Rethinking Death Penalty

The recent announcement by Minister in the Prime Minister’s department Datuk Liew Vui Keong that the government is looking to abolish the death penalty had created a public controversy. I would like to share my thoughts on the issue, as someone who has been directly involved in the campaign to abolish the death penalty since 2011. It is important to have a rational discourse on this difficult subject.


In June 2011, when I was the MP for Bukit Bendera, the then de-facto Law Minister Dato’ Seri Nazri Aziz invited me to a meeting with the then European Union head of delegation to Malaysia, Vincent Piket. I assisted Nazri and the EU delegation to organize a cross-party parliamentary roundtable on abolition of the death penalty.


The roundtable further strengthened my conviction that the death penalty in itself does not have a significant deterrent effect.  In my view, police reform is the most important method to curb crime and deter criminals from committing acts of crime.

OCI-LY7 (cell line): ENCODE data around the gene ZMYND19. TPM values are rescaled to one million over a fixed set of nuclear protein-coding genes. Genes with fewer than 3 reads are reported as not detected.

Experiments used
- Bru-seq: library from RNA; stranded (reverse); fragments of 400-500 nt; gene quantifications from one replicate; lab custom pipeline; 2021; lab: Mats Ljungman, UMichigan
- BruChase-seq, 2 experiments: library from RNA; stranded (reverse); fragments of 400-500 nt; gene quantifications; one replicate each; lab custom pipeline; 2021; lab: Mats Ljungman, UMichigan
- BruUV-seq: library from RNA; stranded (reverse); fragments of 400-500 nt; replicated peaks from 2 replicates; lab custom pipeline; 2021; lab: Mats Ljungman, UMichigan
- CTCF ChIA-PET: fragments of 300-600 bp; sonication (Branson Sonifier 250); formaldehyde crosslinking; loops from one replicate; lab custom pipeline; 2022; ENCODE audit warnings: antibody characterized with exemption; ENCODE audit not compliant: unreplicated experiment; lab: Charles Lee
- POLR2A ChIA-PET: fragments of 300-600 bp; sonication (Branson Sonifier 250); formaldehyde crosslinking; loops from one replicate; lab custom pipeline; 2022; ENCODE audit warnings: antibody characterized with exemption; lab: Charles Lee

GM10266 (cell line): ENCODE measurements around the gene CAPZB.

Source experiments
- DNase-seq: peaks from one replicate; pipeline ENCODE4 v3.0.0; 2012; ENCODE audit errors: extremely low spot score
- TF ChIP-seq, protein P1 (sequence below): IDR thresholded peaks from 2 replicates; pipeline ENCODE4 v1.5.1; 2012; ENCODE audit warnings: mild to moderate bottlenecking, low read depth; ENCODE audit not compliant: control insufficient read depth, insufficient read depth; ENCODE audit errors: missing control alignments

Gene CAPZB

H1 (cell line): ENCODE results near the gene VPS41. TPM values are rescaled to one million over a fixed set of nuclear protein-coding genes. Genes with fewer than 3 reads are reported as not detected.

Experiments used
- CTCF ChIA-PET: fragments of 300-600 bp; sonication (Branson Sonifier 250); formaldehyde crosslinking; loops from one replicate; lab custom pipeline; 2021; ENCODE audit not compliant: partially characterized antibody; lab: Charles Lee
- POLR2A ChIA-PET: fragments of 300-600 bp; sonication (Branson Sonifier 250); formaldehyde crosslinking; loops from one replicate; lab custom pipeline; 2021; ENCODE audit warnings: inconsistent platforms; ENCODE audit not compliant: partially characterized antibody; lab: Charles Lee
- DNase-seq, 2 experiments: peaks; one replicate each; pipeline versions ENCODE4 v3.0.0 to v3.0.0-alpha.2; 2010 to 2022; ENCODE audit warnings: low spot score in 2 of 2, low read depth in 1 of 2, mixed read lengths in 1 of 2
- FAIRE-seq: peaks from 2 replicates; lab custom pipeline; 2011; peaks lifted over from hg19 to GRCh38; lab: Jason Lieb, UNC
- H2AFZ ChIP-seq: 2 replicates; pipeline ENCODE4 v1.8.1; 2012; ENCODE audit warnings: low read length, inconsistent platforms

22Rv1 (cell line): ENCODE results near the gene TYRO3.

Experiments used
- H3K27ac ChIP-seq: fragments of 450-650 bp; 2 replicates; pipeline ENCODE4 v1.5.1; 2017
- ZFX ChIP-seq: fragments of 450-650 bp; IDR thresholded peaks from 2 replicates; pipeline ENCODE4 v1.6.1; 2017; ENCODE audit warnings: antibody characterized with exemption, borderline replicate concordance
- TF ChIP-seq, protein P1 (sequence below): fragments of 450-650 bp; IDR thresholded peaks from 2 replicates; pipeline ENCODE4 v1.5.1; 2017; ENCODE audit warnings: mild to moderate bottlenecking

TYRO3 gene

The parliamentary roundtable in June 2011 passed three resolutions. First, the abolition of the death penalty as a long-term goal. Second, the government should abolish the mandatory death penalty in the short term, especially for Section 39(B) of Dangerous Drug Act. Third, the government should declare a moratorium to suspend the execution of inmates currently on death row.


No room for discretion


I talked to several retired judges who shared their psychological struggles when passing the death sentence. It is a huge psychological burden to make the call to end a person’s life -even in the course of duty. It weighed on the judges’ consciences so much so that they had to pray and deliberate for days to make the right decision.